Lawful Permanent Residence ("Green Card")
A "green card" gives you official immigration status (Lawful Permanent Residency) in the United states.
Citizenship is one of the most coveted gifts that the U.S. government can bestow, and the most important immigration benefit that USCIS can grant. Most people become U.S. citizens in one of two ways:
By birth, either within the territory of the United States or to U.S. citizen parents, or
In addition, in 2000, Congress passed the Child Citizenship Act (CCA), which allows any child under the age of 18 who is adopted by a U.S. citizen and immigrates to the United States to acquire immediate citizenship.
Visit the US
A nonimmigrant is a foreign national seeking to enter the United States (U.S.) temporarily for a specific purpose. Nonimmigrants enter the U.S. for a temporary period of time, and once in the U.S. are restricted to the activity or reason for which their visa was issued. They may have more than one type of nonimmigrant visa but are admitted in only one status.
General requirements for foreign nationals seeking temporary admission include, but are not limited to, the following:
- The purpose of the visit must be temporary;
- The foreign national must agree to depart at the end of his/her authorized stay or extension;
- The foreign national must be in possession of a valid passport;
- A foreign residence must be maintained by the foreign national, in most instances;
- The foreign national may be required to show proof of financial support;
- The foreign national must be admissable or have obtained a waiver for any ground of inadmissability;
- The foreign national must abide by the terms and conditions of admission.
U.S. employers must check to make sure all employees, regardless of citizenship or national origin, are allowed to work in the United States. If you are not a citizen or a lawful permanent resident, you may need to apply for an Employment Authorization Document (EAD) to prove you may work in the United States.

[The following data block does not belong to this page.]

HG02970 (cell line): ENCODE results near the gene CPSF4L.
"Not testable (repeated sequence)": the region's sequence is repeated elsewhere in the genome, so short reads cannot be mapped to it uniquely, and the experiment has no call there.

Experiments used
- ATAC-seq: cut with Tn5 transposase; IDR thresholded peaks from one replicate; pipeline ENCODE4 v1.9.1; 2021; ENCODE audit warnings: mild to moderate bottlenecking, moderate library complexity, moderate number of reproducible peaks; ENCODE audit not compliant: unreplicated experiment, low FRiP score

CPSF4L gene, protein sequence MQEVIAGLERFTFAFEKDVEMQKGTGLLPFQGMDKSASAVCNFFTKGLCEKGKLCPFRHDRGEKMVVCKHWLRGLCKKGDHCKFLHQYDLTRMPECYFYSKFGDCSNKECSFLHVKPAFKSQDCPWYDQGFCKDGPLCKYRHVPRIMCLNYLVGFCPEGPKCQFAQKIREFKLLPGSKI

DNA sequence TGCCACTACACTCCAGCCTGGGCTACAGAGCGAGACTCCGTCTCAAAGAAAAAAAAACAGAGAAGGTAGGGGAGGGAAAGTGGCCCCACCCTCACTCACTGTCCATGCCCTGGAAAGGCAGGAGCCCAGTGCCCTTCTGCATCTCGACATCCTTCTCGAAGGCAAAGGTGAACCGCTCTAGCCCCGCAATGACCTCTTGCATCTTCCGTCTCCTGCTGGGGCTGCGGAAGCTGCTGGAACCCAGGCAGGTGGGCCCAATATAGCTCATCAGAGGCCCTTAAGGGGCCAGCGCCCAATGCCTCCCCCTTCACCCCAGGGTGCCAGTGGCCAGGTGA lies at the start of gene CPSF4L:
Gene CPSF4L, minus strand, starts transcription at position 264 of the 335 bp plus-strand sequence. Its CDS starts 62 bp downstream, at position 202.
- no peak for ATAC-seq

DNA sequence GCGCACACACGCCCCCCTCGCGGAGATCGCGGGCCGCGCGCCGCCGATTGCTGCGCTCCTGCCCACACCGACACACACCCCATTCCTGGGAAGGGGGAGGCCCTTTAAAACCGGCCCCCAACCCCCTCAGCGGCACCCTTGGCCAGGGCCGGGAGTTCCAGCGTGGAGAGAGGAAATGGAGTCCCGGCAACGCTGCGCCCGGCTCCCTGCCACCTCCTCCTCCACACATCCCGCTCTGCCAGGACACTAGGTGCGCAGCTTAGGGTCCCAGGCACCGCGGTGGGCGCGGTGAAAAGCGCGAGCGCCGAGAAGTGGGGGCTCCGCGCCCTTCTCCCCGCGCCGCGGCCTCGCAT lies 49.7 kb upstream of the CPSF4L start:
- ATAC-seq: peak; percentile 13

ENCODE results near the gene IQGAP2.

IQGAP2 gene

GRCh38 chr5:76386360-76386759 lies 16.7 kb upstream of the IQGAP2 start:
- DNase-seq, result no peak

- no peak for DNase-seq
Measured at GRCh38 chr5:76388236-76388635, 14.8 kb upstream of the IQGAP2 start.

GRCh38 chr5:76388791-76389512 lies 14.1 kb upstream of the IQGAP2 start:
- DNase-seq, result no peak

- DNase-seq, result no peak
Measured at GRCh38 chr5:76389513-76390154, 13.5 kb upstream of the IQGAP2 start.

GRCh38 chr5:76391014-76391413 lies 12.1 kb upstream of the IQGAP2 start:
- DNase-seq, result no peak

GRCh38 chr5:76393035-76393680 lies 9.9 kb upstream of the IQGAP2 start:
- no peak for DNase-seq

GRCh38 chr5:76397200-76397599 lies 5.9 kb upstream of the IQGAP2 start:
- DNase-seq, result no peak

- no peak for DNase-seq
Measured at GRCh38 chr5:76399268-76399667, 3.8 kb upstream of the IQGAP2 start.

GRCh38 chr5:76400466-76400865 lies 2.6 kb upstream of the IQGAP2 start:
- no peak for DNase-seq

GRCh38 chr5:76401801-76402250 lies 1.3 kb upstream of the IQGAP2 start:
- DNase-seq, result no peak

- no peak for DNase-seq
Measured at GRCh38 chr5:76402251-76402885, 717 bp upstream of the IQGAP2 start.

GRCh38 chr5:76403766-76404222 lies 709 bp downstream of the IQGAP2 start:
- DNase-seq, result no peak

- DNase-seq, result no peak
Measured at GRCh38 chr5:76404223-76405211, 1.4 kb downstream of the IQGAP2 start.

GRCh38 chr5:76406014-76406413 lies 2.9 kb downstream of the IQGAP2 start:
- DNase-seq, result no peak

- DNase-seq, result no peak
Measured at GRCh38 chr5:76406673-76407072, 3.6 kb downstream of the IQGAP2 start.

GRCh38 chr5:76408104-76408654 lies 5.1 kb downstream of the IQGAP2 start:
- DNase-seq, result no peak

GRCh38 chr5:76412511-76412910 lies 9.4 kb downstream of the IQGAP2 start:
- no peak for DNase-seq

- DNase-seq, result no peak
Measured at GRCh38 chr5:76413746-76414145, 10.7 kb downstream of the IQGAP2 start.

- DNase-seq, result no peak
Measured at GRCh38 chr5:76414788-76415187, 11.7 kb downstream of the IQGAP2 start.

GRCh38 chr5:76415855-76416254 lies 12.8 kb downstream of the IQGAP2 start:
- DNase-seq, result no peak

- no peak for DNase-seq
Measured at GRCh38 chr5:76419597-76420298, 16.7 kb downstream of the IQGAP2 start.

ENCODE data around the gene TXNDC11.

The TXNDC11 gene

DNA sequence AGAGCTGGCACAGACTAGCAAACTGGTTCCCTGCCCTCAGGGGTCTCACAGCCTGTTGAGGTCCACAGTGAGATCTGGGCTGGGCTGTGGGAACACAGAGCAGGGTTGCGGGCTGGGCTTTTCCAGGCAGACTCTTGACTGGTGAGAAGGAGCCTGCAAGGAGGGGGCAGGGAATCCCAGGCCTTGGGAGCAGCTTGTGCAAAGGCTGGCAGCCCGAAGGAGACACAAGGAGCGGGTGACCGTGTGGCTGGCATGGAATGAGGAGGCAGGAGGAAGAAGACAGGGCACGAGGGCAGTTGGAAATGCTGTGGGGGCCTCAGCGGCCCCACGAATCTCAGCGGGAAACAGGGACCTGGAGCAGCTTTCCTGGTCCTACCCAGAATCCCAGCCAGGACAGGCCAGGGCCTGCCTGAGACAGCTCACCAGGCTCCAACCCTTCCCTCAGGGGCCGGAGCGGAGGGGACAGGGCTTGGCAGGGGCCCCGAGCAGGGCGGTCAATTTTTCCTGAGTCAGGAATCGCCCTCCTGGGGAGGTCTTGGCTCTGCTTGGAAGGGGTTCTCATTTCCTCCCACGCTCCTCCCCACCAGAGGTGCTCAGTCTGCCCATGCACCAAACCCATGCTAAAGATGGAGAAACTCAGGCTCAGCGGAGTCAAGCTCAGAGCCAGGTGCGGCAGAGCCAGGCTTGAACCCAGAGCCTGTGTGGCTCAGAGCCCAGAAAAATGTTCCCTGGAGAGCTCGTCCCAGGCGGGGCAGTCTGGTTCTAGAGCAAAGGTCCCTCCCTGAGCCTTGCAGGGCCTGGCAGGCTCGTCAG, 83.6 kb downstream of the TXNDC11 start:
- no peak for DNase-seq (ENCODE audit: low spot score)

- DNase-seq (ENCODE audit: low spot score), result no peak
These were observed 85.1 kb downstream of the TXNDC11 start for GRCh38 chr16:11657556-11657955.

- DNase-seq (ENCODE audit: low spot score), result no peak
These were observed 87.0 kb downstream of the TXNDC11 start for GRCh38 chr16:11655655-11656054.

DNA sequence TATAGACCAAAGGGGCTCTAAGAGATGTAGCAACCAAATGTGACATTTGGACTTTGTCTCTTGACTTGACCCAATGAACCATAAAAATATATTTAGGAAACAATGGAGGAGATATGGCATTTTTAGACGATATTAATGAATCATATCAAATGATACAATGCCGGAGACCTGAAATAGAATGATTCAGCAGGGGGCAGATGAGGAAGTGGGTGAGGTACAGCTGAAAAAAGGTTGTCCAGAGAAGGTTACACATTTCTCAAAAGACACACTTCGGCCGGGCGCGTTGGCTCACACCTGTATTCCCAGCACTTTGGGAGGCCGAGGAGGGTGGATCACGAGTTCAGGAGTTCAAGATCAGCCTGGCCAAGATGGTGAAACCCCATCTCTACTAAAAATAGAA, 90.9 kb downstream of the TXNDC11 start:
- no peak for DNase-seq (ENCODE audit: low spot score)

USCIS issues Employment Authorization Documents (EAD) in the following categories:
- EAD: This document proves you are allowed to work in the United States.
Renewal EAD: You should apply for a renewal EAD six months before your original EAD expires.
Replacement EAD: This document replaces a lost, stolen, or mutilated EAD. A replacement EAD also replaces an EAD that was issued with incorrect information, such as a misspelled name.
Interim EAD: If USCIS does not approve or deny your EAD application within 90 days (within 30 days for an asylum applicant; note: asylum applicants are eligible to file for EADs only after waiting 150 days from the date they filed their properly completed original asylum applications), you may request an interim EAD document.
Adopting children from all over the world has steadily increased in the past decade. Over 20,000 inter-country adoptions are taking place per year in addition to the more than 200,000 foreign-adopted children already living in the U.S.
Prospective adoptive parents are encouraged to familiarize themselves with inter-country adoption processes before they begin filing applications for a particular child. A good place to start is with the booklet, The Immigration of Adopted and Prospective Adopted Children.